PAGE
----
Posted Feb 28 2018 05:41PM PST
Video Posted Feb 28 2018 09:03PM PST
Updated Mar 01 2018 05:29AM PST
TALLAHASSEE, Fla. (FOX 13) - An archaeological investigation uncovered what appears to be a 7,000-year-old Native American ancestral burial site in the Gulf of Mexico near Venice.
Officials say the archaeological site – known as the Manasota Key Offshore (MKO) archaeological site - is unprecedented.
The site is located on the continental shelf, preserved in what appears to have been a freshwater pond thousands of years ago.
Reports of the MKO archaeological site began in June 2016 when divers identified possible human skeletal material just off Manasota Key.
Since then, the Bureau of Archaeological Research (BAR) has been investigating the offshore area and has now confirmed a submerged prehistoric site, measuring roughly 0.75 acres, that existed along the shoreline near Venice during the Early Archaic period, some 7,000 years ago.
BAR says its research shows sea levels were much lower during the time the small inland freshwater pond was present. During that time, it became an internment site for Florida’s indigenous people.
As sea levels rose, BAR says the pond was covered by the Gulf of Mexico, but the peat bottom of the pond remained intact, protecting the remains buried there.
According to the state, underwater prehistoric burial sites are rare. Some of the only other examples are in Israel and Denmark.
In a statement, the Florida Department of State said, in part, “Our hope is that this discovery leads to more knowledge and a greater understanding of Florida’s early peoples.”
BAR says it is developing a long-term management plan for the site that focuses on protection and preservation.
Florida’s Division of Historical Resources (DHR) says it has conducted the project and planning process in communication with the Seminole Tribe of Florida’s Office of Historic Preservation.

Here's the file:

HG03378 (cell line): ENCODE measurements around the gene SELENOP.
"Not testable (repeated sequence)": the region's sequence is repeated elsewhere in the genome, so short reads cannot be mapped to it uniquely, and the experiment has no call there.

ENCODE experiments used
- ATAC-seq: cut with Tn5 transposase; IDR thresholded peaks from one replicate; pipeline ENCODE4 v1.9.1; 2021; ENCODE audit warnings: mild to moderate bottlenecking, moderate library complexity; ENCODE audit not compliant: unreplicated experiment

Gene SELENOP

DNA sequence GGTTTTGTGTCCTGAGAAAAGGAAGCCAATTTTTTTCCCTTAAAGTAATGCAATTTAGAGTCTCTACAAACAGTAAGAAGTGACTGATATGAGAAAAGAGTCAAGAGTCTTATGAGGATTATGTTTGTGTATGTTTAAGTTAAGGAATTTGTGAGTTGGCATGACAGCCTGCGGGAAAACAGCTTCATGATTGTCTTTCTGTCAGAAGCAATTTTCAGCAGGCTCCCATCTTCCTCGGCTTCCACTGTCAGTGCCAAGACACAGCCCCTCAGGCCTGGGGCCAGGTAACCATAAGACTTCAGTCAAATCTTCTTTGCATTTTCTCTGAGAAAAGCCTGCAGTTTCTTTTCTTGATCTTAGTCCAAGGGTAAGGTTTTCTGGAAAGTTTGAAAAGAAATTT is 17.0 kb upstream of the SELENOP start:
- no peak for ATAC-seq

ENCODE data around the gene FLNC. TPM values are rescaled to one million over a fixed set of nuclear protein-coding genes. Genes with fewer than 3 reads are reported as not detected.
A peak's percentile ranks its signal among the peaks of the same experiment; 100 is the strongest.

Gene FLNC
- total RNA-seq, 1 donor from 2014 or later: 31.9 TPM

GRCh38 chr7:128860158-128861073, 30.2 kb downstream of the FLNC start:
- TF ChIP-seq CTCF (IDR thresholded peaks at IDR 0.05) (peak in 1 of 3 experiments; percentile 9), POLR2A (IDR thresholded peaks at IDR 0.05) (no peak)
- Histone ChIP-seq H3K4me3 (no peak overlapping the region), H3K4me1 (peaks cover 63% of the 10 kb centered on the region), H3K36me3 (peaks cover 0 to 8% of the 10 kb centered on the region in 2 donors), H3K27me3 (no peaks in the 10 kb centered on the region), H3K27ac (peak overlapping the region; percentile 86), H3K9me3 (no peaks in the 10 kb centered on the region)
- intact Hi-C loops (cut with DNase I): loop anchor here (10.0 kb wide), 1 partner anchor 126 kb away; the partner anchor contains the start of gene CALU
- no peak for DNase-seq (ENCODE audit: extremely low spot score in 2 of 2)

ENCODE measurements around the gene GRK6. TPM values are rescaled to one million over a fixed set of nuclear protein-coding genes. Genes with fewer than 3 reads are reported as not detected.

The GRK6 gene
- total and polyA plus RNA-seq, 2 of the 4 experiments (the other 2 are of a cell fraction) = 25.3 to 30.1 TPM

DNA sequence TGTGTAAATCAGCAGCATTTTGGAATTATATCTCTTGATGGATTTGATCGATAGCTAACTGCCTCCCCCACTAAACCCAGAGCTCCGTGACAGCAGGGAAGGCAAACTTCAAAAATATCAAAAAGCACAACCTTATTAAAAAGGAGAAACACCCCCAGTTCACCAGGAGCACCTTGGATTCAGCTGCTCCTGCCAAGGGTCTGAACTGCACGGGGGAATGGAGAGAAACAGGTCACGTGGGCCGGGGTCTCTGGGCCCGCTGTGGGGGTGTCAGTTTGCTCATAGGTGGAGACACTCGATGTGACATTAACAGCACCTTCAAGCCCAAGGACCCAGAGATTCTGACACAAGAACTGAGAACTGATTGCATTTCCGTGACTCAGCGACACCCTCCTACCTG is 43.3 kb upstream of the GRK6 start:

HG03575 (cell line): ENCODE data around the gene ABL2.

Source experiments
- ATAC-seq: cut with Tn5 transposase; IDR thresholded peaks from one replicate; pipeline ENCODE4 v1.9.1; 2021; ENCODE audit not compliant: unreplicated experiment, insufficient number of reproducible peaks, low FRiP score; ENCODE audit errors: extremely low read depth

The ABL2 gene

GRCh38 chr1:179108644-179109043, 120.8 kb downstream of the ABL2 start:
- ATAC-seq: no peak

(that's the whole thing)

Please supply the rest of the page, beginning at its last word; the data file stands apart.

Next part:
“The highest priority of all involved is to honor tribal beliefs and customs with respect to this ancestral resting place,” DHR said in a statement.
The state says divers and other interested individuals are prohibited from disturbing the site, out of respect for the individuals buried there and their living descendants.
The site is protected under Florida law, making it illegal to excavate or remove any material or human remains from the site.
Florida law also says it is the state’s responsibility to manage and protect the MKO archaeological site and ensure it is treated in a respectful manner.
The archaeological endeavor has also been assisted by Florida Gulf Coast University, the National Park Service, Florida Public Archaeology Network, Sarasota County Historical Resources, and the National Oceanic and Atmospheric Administration. Law enforcement partners include the Sarasota County Sherriff’s Office and the Florida Fish and Wildlife Conservation Commission. Additionally, the Venice-based Gulf Coast Community Foundation has helped engage local partners in and around Sarasota County to involve community stakeholders, assist in site protection, and plan for educational opportunities.